Although the camera’s light meter worked, the exposure readings were wildly off — most likely due to the fact that I used a regular alkaline button battery instead of a long-gone mercury PX625. Being a fully-mechanical camera, Nikkormat FTn can function perfectly well without a battery, and I used a Gossen Luna Pro F light meter (a really nice, albeit a bit bulky, device) to calculate exposure settings. After taking a handful of random shots, I ended up near the Klostervangen social housing blocks, where I shot the rest of the roll. Coincidentally, the buildings were constructed around the same time as Nikkormat FTn was introduced. But while the camera’s design has stood the test of time, the high-rises look today as charming as car parking structures.
Nikkormat FTn turned out to be pleasant in use. Despite its weight (it’s a real back-breaker, actually) the camera is comfortable to hold. Usability-wise, Nikkormat FTn is probably the best camera I’ve ever handled: a readable frame counter, bright viewfinder, a shutter speed dial mounted around the lens — these and other creature comforts make using the camera a rather satisfying experience.
The only fly in the ointment is the camera’s focusing screen. Nikkormat FTn uses a focusing screen that has a 4 mm circular microprism surrounded by a 12 mm diameter matte surface. It’s usable, but less convenient than a split-screen focusing screen.
Because of its weight, I doubt that Nikkormat FTn will become my grab-and-go camera, but I easily see myself taking it for a photo walk once a while, especially if I can figure out how to get the light meter going.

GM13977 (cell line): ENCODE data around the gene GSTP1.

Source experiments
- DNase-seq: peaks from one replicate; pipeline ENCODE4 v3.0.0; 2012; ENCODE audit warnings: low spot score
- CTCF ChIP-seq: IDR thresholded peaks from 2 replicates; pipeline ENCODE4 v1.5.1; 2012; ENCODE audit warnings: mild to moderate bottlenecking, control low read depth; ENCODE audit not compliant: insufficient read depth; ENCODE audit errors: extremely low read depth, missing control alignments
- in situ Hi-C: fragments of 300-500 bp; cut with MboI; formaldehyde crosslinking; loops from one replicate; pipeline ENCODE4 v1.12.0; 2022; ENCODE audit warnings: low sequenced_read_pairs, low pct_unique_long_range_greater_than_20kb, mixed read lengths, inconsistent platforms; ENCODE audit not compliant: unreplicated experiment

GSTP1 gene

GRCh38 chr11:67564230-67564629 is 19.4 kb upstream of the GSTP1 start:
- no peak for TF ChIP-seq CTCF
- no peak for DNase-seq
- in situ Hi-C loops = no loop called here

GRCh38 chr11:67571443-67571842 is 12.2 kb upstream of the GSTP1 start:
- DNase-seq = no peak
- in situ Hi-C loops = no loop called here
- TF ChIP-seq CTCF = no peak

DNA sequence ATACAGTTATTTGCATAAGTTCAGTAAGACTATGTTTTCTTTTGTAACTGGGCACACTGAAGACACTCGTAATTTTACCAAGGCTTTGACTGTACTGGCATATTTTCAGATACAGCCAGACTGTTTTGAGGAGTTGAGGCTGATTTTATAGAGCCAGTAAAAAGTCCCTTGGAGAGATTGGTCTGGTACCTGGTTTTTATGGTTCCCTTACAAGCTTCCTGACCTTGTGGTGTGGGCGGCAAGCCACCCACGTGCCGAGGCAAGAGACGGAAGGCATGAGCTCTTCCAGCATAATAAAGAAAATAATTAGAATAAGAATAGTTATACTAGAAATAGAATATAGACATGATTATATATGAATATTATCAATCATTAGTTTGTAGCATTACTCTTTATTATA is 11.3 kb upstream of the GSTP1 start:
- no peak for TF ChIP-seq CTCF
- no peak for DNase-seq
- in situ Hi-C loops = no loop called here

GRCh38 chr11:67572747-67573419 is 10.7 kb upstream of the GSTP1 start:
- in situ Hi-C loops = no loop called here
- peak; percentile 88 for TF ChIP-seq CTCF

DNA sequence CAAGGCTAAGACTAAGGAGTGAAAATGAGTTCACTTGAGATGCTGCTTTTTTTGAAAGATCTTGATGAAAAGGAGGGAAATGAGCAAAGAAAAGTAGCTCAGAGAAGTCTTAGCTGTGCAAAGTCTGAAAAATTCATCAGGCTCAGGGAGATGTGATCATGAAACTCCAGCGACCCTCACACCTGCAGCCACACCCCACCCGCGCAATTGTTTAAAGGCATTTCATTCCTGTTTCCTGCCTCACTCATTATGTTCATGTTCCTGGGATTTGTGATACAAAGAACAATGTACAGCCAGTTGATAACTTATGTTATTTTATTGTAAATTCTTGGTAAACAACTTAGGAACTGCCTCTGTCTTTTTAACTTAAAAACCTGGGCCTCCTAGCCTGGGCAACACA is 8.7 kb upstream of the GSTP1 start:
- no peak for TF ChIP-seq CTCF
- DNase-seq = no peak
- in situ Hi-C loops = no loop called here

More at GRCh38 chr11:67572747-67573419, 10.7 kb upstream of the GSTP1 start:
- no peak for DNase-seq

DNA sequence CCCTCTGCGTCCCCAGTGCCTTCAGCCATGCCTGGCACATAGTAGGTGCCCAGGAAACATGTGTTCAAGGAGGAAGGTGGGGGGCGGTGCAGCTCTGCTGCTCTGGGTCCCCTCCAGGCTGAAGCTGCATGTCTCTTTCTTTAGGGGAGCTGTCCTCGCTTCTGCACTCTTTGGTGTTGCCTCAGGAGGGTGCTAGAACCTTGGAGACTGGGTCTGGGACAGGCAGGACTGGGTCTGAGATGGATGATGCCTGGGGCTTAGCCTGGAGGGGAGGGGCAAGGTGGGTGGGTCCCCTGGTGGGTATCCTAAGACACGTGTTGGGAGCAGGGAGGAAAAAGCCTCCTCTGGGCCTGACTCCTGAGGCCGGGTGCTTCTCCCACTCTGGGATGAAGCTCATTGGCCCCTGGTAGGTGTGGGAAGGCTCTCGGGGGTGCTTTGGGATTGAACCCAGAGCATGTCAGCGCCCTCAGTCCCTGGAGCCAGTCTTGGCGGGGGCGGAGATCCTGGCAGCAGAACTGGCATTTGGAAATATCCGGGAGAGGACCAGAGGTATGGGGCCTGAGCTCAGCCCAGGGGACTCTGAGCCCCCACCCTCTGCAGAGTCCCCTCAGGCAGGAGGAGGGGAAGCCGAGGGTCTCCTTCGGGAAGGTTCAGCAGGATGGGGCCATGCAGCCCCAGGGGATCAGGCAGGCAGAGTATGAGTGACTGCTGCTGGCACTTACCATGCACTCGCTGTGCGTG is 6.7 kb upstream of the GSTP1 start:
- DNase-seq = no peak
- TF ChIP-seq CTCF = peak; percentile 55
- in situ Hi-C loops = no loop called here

Photocrumbs is another spare-time project of mine. Every now and then, I need to quickly throw a handful of photos on the web without going through the rigmaroles of using a full-blown photo sharing solution. So I cobbled together a super simple single-file PHP app for instant photo publishing. Photocrumbs is essentially a single PHP script (plus a favicon.ico file) which can be deployed in a matter of minutes on any web server with PHP and the GD library. Drop the script into a directory writable by the server, and you are good to go (see the project’s page for more detailed installation instructions). To publish photos, simply copy them into the photos directory.
Photocrumbs’ claim to fame is the expiration functionality. When enabled, it automatically deletes photos that are older than a specified number of days. This way, you don’t have to remember to manually remove temporarily published photos. This feature is disabled by default, but you can easily activate it by editing the appropriate settings.